“The hyperfocal distance is the focus point which produces an acceptably sharp image from half the distance in front of where you are focusing to infinity.”

There we have it, 26 words that describe this apparently complex process. The good folk at Photopills have given you a straightforward way to calculate the hyperfocal distance. Using the same settings, if we focus 1.37 metres into the scene then everything will be acceptably sharp from 69 centimetres to infinity – our foreground interest is now pin-sharp, and we have the fabulous shot in the bag.

ISO adds light (or sensitivity) to the sensor

You could say that this next of our myths is just a technicality and technically that may be true. Nonetheless, it’s an area of photography that people regularly misinterpret. In the film days of photography, we would buy different speeds of film to allow us to take photos in various types of light. There was an emulsion placed onto the film that had more sensitivity to light as the ASA number increased. The American Standards Authority standardises the amount applied to the emulsion’s sensitivity, hence the term ASA. It’s easy to see that with the accurate definition of film sensitivity, it can be misinterpreted when transferred to digital.

In digital cameras, we don’t have emulsions over the sensor. Instead, we use something in electronics known as gain. This time, it’s the international Standards Organisation that has determined how the impact of gain is measured and gives the snappily titled ISO that we see on the buttons of our cameras.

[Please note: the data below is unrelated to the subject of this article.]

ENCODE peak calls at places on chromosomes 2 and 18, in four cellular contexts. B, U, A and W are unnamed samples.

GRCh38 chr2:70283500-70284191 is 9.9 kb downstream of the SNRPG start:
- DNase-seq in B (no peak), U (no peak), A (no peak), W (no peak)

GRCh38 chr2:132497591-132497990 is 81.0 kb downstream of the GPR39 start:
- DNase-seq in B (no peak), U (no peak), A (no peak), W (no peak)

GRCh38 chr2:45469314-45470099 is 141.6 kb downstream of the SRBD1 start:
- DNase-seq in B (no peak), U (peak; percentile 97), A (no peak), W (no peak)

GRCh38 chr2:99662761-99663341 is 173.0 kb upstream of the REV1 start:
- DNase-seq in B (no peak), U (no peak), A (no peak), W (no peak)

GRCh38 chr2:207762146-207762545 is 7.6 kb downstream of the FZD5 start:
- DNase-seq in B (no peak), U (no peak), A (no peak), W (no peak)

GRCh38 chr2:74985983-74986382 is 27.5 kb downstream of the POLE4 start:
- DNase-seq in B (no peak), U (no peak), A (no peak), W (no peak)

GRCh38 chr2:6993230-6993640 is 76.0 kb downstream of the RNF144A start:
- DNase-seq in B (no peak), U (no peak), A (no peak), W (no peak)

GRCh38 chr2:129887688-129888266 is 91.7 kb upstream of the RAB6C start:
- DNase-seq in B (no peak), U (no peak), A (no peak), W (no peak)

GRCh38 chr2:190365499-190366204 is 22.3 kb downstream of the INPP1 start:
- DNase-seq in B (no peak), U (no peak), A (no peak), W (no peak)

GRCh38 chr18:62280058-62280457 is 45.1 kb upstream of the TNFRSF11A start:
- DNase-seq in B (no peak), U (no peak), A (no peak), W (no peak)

The amount of light entering through the aperture set by the shutter speed will always remain constant regardless of the ISO we set. The light recorded on the sensor is used by the camera processor to apply a mathematical upscaling of the light, depending on the ISO value set. The well-known issue of noise when using ISO values happens due to the upscaling of the background electrical signals that are caused by the millions of wires transferring the digital signal from the diodes (or pixels) in the sensor to the processor.

Where we can use this information is the way the various amounts of brightness are registered on the sensor. There is more data collected per pixel in the brighter part of an image than there is in the darker areas. That’s the reason that we see more noise in the more shaded areas of a photograph taken with high ISO values. If you remember, last week’s blog where we discussed exposing to the right we can use this to get less noisy images even with high ISO values. The more data moved to the right of a histogram will result in less noise in an image.